We recognize the benefits of exercise — or practice — even beyond physical fitness, but not to everything:
In learning to speak another language, drive a car or play an instrument, we recognise the value of going over things again and again, of rehearsing, memorising and testing according to established principles. We willingly follow the advice of the tennis coach to take the ball a fraction earlier on the backhand or to overcome a tendency to maintain too upright a posture going into the shot. Ultimately what we are trying to do is to form good habits so that, with sufficient practice, we won’t have to think (for example) about how to reverse the car into a parking bay or return the ball from the left hand corner. It will simply be easy and natural.
However, for major cultural reasons, we are extremely selective in our enthusiasm for areas where we accept the utility of practice, teaching, systematic education, rehearsal and repetition. Very strangely and sadly, exercise has come to feel alien in the area of our intimate emotional and cultural lives. Jane Austen — for instance — would have readily accepted that people have to learn how to have conversations, that there are rules to be practiced in relationships, and that compassion is something that can be learnt. She spoke movingly about what she termed ‘the training of the heart’. But we have subsequently developed a highly negative take on the role of teaching, rules and exercises in emotional, social and cultural life. It has come to seem as if rules will always be oppressive. The idea of learning how to have a relationship, be a friend or have a conversation now sounds unbearably stiff, too formal, pompous or just fake.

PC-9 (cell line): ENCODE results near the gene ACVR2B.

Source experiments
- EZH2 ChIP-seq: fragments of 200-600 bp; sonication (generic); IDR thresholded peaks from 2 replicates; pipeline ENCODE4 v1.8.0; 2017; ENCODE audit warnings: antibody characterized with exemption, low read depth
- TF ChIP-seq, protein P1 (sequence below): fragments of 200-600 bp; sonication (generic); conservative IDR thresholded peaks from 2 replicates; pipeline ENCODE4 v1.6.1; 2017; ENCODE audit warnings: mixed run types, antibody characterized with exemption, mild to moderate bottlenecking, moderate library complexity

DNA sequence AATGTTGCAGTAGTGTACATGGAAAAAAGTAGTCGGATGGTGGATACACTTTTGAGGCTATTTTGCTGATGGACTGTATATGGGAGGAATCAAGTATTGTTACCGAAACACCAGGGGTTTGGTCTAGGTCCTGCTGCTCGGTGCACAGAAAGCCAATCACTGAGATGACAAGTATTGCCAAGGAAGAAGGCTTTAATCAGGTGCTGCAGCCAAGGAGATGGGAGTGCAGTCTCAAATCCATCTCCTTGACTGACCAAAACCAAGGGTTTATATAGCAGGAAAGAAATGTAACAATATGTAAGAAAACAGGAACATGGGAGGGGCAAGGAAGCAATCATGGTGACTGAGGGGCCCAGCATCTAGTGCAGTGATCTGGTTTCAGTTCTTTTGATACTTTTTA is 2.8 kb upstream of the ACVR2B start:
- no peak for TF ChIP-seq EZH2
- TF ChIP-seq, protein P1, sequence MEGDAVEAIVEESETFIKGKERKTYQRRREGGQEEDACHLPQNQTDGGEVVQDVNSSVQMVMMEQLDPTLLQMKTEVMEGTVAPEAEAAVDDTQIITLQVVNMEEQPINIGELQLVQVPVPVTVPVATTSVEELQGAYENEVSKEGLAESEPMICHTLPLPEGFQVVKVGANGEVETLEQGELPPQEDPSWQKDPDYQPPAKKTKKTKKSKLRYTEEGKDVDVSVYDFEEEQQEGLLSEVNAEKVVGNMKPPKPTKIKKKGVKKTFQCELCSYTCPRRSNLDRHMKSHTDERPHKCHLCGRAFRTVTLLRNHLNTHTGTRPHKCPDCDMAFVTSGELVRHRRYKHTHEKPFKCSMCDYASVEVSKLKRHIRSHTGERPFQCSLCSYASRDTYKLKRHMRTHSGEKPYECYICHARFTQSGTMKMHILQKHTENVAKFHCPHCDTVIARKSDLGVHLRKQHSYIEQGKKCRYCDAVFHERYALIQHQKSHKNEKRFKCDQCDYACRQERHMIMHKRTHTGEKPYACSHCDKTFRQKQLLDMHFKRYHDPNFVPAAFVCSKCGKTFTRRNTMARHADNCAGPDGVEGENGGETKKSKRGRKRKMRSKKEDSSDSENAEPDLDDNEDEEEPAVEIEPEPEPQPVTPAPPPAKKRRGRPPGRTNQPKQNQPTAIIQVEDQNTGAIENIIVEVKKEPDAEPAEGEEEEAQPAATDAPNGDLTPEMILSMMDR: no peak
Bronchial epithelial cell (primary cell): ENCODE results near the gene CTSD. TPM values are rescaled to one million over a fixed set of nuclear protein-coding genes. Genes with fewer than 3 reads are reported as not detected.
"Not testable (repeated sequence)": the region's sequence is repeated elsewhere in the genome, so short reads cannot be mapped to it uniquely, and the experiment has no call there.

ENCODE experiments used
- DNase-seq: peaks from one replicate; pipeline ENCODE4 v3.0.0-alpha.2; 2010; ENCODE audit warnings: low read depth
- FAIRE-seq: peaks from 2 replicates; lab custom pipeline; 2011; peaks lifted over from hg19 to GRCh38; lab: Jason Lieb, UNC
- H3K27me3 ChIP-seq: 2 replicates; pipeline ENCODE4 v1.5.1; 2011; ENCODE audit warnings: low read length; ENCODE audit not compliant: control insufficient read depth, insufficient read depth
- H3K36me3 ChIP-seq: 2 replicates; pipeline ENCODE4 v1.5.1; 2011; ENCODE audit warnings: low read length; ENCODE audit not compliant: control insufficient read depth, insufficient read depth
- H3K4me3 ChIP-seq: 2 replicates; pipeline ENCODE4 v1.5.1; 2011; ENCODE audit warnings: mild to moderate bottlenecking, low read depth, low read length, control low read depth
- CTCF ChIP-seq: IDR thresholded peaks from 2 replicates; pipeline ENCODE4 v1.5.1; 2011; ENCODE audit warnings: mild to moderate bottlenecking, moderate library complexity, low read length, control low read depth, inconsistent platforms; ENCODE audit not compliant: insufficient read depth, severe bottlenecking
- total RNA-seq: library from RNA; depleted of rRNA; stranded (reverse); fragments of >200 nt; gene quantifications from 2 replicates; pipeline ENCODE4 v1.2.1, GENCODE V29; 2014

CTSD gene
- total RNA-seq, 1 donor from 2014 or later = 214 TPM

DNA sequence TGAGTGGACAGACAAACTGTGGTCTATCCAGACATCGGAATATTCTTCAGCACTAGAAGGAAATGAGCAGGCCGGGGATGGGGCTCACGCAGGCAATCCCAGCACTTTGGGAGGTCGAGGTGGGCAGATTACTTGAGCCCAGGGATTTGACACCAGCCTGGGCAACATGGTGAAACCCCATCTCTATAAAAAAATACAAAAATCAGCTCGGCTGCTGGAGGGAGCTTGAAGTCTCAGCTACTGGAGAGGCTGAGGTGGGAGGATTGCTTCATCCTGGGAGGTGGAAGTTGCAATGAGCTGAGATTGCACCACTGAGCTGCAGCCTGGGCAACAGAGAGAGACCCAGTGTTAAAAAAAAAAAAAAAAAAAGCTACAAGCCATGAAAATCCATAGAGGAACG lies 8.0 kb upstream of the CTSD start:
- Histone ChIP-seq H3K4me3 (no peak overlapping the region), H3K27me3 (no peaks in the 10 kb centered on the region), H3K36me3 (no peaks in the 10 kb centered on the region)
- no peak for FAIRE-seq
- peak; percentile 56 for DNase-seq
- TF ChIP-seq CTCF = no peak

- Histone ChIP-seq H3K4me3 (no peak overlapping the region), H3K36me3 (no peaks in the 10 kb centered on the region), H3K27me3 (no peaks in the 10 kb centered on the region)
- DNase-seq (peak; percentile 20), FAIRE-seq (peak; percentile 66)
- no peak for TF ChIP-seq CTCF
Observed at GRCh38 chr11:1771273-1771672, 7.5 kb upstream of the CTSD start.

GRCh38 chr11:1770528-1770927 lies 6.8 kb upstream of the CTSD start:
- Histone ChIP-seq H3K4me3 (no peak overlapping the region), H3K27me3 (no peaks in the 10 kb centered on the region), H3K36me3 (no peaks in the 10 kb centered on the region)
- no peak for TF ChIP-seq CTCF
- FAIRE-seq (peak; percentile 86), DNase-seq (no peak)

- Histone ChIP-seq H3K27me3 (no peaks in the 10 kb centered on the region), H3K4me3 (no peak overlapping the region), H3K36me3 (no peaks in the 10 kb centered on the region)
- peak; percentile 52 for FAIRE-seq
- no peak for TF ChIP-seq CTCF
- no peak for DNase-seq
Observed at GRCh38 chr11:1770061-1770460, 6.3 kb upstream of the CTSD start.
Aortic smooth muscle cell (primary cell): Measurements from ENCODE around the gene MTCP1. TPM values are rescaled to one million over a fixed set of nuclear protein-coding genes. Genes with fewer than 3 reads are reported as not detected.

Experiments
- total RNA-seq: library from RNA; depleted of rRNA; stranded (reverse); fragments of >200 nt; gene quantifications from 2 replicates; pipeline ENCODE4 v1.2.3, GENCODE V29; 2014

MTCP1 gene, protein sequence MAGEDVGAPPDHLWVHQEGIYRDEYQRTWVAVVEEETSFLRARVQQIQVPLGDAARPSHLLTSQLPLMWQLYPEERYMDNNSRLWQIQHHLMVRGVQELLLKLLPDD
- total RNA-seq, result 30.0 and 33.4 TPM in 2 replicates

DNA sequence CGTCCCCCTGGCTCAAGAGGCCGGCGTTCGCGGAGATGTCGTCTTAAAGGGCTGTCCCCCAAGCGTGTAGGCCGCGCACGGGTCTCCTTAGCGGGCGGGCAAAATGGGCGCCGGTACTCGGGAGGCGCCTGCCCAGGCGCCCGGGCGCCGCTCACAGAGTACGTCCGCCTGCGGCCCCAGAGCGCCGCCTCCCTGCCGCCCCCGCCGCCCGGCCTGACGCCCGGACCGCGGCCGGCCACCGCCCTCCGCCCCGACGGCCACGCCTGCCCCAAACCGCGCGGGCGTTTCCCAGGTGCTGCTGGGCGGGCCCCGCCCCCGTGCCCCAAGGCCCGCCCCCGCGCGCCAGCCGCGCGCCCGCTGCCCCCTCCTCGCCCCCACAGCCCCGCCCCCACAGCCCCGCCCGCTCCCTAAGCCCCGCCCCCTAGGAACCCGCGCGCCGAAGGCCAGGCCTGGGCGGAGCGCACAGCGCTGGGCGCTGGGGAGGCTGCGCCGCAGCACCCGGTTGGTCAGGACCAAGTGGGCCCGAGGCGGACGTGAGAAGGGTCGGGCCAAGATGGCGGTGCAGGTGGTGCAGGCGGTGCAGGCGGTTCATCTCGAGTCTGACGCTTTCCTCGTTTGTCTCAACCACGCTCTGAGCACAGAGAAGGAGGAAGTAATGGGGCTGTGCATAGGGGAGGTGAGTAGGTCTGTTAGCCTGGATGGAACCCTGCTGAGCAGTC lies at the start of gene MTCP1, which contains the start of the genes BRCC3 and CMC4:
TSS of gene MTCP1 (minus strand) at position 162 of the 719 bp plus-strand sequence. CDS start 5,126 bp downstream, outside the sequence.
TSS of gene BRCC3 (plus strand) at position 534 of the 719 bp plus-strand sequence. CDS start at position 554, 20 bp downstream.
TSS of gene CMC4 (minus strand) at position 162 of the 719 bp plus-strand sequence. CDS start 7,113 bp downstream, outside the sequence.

There’s now a widespread dislike of generalisations and an assumption that no one knows the secrets of living well; we must simply make up the rules as best we can, there is no accumulated wisdom we can draw from. It’s about starting from scratch every time and cobbling together the answers through painful experiences, one mistake after another. Many influential 20th-century intellectual figures (Virginia Woolf, DH Lawrence, Sartre to start the list) were supporters of such spontaneity, naturalness and authenticity — and equal opponents of anything that looked like an ‘answer’ derived from Other People.
The good life is something that can be taught, using exercises of clarification and exercises of reinforcement.